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Triathlon

Couch to Kona: How one mile at a time led to a dream of Kona


By: Ashley Eisenmenger, Elite triathlete and USABA member An Ironman triathlon is no small feat. Athletes must endure a 2.4-mile swim, 112-mile bike ride, and finish the race with a 26.2-mile run. The best of the best flood the town of Kona, Hawaii, each October to participate in the Ironman World Championships. One man never thought he would be there.  At one point in his life, he did not even think sports were possible for him. Stuck in a rut of preconceived notions and doubts, Erich Manser needed to find freedom. Little did he know, that need for freedom would…  Read More

USABA Competitive and Recreational Community Sports Integration Project for Veterans


A key component of military service regardless of the era challenges one’s physical abilities. Remember all of those long ruck marches, unit fun runs, and PT tests? Yes, like many of you I try not to as well, but one cannot argue against the amount of research and information about the benefits of exercise to combat adverse health and mental health conditions. More importantly, organizations like USABA; Team Red, White, and Blue; Achilles, and your local sporting groups built tremendous communities with a vested interest in the wellbeing of those who elect to participate. USABA just rolled out a new…  Read More

Triathletes Get Elite-Level Training at No Sight No Limits Camp

The inaugural No Sight No Limits USA Blind Triathlete High Performance Camp took place January 21-25 at the Chula Vista Elite Athlete Training Center in California. Led by former Team USA Paratriathlete, Amy Dixon (Greenwich, Conn.), the camp offered athletes the opportunity to reach a new level of training by providing hands-on instruction and information sessions on nutrition, recovery and mental strategies specific to athletes with visual impairments and hearing loss. “I was inspired to start this camp after meeting so many blind athletes from around the world racing towards the Paralympic Games this past season,” said Dixon. Fifteen athletes…  Read More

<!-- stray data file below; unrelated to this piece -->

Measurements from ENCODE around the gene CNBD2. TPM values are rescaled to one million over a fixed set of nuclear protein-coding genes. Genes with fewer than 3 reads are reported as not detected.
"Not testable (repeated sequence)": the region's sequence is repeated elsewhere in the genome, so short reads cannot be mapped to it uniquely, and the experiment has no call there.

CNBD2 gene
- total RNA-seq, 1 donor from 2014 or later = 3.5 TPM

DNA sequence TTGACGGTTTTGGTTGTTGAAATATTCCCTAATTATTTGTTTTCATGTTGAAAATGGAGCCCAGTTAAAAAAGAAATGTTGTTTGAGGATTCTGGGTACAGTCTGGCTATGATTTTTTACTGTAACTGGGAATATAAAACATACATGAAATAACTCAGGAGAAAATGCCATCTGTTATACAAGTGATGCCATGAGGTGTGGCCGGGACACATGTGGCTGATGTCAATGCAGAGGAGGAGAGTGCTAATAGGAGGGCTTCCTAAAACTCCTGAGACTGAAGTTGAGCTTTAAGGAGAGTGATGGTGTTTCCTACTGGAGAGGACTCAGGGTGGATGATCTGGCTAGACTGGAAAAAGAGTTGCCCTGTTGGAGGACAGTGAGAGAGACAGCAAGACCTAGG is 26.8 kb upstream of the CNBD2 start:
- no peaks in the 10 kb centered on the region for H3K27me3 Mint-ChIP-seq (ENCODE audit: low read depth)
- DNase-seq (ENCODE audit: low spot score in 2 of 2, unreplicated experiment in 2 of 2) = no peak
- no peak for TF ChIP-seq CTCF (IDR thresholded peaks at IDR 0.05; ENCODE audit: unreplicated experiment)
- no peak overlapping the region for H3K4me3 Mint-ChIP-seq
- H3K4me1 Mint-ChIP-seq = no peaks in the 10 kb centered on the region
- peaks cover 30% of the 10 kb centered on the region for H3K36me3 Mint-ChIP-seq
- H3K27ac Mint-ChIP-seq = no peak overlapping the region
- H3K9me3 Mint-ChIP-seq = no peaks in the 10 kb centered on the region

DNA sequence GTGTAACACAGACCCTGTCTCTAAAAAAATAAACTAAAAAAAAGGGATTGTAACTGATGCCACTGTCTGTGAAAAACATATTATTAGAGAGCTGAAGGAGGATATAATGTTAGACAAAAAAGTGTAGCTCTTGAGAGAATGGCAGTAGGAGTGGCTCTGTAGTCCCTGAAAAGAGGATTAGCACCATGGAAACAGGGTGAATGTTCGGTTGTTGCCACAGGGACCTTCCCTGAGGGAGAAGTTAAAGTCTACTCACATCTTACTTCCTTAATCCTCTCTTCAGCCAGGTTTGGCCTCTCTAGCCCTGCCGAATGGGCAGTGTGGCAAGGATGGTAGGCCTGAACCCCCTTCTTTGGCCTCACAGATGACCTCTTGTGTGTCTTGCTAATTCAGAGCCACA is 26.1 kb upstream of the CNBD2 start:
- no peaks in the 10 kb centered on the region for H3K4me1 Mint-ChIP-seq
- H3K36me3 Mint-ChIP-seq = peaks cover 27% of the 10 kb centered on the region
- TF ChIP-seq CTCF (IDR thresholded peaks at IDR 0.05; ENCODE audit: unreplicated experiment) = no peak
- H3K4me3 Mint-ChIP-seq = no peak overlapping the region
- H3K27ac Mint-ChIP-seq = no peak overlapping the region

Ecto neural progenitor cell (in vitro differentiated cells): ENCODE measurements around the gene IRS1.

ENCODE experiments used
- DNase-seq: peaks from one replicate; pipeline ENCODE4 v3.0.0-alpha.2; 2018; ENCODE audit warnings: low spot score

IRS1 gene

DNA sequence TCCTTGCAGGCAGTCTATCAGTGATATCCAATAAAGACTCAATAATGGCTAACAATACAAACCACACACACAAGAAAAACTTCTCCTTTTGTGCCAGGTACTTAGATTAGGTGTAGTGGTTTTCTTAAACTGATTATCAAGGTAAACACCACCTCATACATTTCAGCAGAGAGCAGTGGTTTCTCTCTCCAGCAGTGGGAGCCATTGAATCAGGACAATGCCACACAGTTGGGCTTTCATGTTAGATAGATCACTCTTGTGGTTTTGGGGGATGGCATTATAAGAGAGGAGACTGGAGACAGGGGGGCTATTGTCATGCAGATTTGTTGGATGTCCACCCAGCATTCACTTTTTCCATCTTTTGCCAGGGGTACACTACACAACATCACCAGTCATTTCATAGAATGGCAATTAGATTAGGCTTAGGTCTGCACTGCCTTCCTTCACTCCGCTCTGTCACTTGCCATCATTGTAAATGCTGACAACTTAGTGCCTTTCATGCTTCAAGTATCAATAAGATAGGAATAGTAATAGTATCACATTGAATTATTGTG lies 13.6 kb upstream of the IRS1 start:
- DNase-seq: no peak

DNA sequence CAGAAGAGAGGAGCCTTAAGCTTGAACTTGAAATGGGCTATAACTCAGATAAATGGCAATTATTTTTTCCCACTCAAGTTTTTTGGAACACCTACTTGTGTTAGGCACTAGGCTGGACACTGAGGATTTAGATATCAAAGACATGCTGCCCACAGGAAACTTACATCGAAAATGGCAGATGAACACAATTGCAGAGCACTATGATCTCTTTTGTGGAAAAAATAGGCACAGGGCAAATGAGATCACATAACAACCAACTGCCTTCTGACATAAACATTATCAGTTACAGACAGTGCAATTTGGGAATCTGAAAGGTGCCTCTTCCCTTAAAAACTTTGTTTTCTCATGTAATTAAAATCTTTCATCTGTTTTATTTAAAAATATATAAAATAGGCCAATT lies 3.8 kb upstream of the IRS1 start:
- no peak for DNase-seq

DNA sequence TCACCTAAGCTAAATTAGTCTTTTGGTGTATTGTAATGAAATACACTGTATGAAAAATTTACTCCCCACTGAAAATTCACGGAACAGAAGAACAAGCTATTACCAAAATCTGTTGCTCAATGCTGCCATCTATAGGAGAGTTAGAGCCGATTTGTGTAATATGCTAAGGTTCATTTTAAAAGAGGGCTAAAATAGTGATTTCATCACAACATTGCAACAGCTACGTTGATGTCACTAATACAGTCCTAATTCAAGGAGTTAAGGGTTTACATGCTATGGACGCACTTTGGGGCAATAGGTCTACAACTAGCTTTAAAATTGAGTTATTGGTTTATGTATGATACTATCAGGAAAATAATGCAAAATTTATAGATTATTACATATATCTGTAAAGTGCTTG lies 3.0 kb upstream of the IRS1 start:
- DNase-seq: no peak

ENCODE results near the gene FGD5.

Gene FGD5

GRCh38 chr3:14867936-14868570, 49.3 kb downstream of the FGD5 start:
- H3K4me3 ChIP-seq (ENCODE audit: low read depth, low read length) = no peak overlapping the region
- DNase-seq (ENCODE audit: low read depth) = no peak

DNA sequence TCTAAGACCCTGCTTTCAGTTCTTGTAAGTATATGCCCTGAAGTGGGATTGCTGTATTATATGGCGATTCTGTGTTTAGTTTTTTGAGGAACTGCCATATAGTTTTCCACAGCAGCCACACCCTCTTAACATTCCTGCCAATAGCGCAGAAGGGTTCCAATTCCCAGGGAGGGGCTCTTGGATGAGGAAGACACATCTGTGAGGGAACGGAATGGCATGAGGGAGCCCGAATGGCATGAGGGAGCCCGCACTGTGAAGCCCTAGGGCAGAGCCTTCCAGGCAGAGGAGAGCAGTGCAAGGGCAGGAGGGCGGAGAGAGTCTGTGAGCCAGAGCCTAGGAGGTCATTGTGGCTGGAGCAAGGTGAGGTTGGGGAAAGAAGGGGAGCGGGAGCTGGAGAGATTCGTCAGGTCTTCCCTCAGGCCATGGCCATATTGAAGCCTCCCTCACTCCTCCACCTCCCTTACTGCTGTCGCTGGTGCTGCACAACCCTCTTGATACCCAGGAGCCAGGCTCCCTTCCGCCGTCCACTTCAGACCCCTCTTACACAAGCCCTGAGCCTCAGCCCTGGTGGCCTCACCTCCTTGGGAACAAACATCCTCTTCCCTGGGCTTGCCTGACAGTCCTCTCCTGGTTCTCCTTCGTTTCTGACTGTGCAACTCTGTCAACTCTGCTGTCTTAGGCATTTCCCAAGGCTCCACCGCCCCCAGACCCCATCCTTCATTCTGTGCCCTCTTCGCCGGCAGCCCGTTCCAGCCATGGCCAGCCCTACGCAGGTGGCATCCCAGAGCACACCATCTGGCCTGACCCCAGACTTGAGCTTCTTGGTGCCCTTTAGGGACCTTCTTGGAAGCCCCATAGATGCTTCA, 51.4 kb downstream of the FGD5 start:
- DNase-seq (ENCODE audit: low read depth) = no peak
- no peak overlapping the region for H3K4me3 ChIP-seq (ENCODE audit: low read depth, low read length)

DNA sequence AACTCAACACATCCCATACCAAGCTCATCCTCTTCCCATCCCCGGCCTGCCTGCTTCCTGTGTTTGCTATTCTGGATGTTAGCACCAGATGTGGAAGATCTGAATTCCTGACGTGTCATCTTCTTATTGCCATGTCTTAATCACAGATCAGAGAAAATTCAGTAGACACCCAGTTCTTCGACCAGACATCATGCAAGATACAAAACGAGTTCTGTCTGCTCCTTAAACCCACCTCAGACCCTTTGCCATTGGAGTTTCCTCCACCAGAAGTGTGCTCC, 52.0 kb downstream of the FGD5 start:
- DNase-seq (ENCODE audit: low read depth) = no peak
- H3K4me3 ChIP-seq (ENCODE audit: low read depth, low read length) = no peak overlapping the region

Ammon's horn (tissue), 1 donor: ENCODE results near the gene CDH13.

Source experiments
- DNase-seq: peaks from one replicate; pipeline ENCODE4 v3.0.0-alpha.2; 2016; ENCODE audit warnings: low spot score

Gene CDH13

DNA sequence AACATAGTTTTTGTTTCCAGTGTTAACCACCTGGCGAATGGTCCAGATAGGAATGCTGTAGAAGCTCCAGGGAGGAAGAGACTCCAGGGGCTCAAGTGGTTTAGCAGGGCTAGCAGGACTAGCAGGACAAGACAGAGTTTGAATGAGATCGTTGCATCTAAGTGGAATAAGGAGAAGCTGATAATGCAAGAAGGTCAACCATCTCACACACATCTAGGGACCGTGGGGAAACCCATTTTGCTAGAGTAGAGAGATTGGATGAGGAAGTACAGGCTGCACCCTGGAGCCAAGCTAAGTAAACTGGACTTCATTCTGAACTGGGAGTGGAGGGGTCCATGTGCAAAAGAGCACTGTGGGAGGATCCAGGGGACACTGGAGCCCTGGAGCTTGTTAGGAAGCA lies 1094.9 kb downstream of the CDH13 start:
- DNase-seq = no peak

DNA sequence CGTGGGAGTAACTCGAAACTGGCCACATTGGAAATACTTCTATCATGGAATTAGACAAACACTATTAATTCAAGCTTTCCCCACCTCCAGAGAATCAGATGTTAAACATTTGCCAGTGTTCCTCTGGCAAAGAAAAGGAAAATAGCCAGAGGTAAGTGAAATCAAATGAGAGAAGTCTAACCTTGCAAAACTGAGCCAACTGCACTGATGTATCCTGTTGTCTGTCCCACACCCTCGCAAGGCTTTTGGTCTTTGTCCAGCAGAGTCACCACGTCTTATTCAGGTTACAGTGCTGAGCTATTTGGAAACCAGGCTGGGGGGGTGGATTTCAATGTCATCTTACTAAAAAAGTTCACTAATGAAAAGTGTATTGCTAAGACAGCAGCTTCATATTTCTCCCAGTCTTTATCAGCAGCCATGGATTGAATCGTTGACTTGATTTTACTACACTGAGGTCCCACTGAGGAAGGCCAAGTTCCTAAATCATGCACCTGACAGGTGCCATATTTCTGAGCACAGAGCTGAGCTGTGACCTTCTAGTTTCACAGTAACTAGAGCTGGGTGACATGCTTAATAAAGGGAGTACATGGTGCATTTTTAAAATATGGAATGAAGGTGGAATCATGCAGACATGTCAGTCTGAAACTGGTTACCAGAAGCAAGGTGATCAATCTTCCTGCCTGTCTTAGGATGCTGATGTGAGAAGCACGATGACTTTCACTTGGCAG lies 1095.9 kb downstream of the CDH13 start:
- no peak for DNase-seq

Paralympic Athletes Keep the U.S. Medal Count Rising

Updated August 31, 2016 12:00pm MST Next month, U.S. Paralympic athletes will ride on the success of their Olympic counterparts who topped the medal count with 121 total medals – the most ever for a U.S. team in a non-boycotted Games. Among the 289 athletes named to the U.S. Paralympic Team are 46 athletes who will be competing in visual impairment categories, 8 of whom are guides. These 46 athletes will compete in 7 different sports: cycling, goalball, judo, rowing, swimming, track & field, and for the first time ever, paratriathlon. Seventeen of these athletes are returning Paralympians having previously competed in at…  Read More

Two Are Better Than One

It takes a community of people to make races happen. A committee to plan the event, countless volunteers to facilitate water and recovery stations, set-up and tear down crews, and supporters to encourage athletes as they train as well as on race day. But for athletes who are blind and visually impaired, races wouldn’t happen without people like Caroline Gaynor. Gaynor is a super guide. She travels the country to guide athletes in races and triathlons. To date, Gaynor has guided 10 athletes in more than 30 triathlons, including 6 Ironman races. This year, Gaynor guided 2 Ironmans in a span…  Read More

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